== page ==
Bush Hails Progress in Six-Party Talks

By David McKeeby
USINFO Staff Writer

Washington - President Bush February 14 hailed the six-party agreement on North Korea’s nuclear program as a victory for multilateral diplomacy.

“The best diplomacy is diplomacy in which there is more than one voice,” Bush told reporters during a February 14 press conference.  “And so we had a breakthrough as a result of other voices than the United States saying to the North Koreans, ‘we don't support your nuclear weapons program and we urge you to get rid of it in a verifiable way.’”

The agreement, announced in Beijing February 13 by diplomats from China, Japan, Russia, South Korea, North Korea and the United States, calls on North Korea to shut down its main nuclear reactor complex at Yongbyon and allow international inspectors to verify the process as a first step toward disclosing and dismantling its entire nuclear infrastructure.  In exchange, North Korea will receive international economic, humanitarian and energy assistance.  (See related article.)     

As North Korea fulfills its obligations to shut down its nuclear programs, Bush pledged, the United States would meet its commitments to deliver aid, particularly food assistance, for the people of North Korea. 

“It is a good first step,” Bush said.  “There's a lot of work to be done to make sure that the commitment is made and this agreement becomes a reality.  But I believe it's an important step in the right direction.”


The press conference occurred as Iraqi and coalition forces began implementing a new strategy to secure Baghdad, Iraq, and the surrounding capital region.  Doing so, Bush said, would provide Iraq’s democratically elected leaders with “political breathing space” to continue necessary reforms and allow its people to live in peace.

“We can help the Iraqis secure their capital so that people have a sense of normalcy,” Bush said.  “People want to live in peace … they want to grow up in a peaceful environment, and the decision I made is going to help the Iraqi government do that.”

Bush said that earlier in the day he had been briefed by General David Petraeus, the newly appointed commander of coalition forces, who said that the Baghdad security plan was beginning to take shape.  Three Iraqi brigades are arriving in Baghdad to reinforce existing units and additional coalition units also are moving into the area on schedule.  (See related article.) 

Together, Bush said, these troops would clear neighborhoods of violent elements, establish regular patrols to keep them from returning, then work with local leaders to identify and fund projects to rebuild their communities.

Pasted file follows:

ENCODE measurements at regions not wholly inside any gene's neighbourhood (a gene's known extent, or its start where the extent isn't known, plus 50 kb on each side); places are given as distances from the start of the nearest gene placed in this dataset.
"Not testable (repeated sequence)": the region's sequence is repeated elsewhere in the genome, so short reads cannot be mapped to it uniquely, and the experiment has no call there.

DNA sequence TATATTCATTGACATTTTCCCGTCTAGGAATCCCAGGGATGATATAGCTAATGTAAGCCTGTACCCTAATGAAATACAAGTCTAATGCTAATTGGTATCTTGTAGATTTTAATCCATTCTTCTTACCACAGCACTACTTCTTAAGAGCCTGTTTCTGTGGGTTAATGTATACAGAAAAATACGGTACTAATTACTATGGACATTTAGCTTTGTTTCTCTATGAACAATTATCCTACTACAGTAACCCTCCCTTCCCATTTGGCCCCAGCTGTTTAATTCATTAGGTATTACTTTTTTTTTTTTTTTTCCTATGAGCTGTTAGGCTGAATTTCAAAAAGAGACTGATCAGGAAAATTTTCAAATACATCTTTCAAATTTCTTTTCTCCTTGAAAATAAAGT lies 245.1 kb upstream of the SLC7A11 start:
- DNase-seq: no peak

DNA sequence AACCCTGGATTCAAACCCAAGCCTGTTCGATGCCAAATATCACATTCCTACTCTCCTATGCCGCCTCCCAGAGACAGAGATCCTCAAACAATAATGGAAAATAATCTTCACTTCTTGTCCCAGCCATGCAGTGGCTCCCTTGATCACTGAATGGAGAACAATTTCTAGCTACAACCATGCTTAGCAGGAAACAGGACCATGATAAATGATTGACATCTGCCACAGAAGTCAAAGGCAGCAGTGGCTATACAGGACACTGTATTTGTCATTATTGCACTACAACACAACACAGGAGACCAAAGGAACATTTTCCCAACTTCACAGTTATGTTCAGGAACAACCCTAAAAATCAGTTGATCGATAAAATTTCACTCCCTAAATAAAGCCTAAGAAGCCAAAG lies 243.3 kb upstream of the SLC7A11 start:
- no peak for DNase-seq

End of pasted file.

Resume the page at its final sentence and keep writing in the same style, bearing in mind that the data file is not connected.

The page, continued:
But, Bush added, “A successful security strategy in Baghdad requires more than just military action.”  To this end, Bush said that military commanders would be given more flexibility to fund local construction projects and that the United States was accelerating efforts to deploy civilian provincial reconstruction teams into Iraq.  (See related article.)

Improved security would further accelerate Iraqi Prime Minister Nuri al-Maliki’s progress moving the country toward political reconciliation after decades of tyranny, the president said.  But securing Baghdad will take time, Bush said, and predicted continued violence.  


Among the many perpetrators of violence in Iraq, Bush expressed particular concern about the al-Quds Force, a division of neighboring Iran’s elite Revolutionary Guard, which U.S. intelligence indicates is working undercover in Iraq to deliver sophisticated bomb components to militants targeting Iraqi civilians and coalition forces.  (See related article.)

“I can say with certainty that the al-Quds Force, a part of the Iranian government, has provided these sophisticated IEDs [improvised explosive devices] that have harmed our troops,” Bush said.

The United States, Bush said, has a comprehensive strategy to deal with Iran, encompassing both its destabilizing role in Iraq as well as its efforts to acquire nuclear weapons.  But, as in North Korea, multilateral diplomacy is key to resolving tensions with Iran, according to the president.

“I believe an Iran with a nuclear weapon would be very dangerous for world peace and have worked with other nations of like mind,” Bush said.  “And it turns out there's a lot of countries in the world that agree with that assessment,” as seen by ongoing international diplomacy and a U.N. Security Council’s Chapter 7 sanctions against Iran in December 2006.  (See related article.)

A transcript of Bush’s remarks, as well as a video link to the press conference, is available on the White House Web site.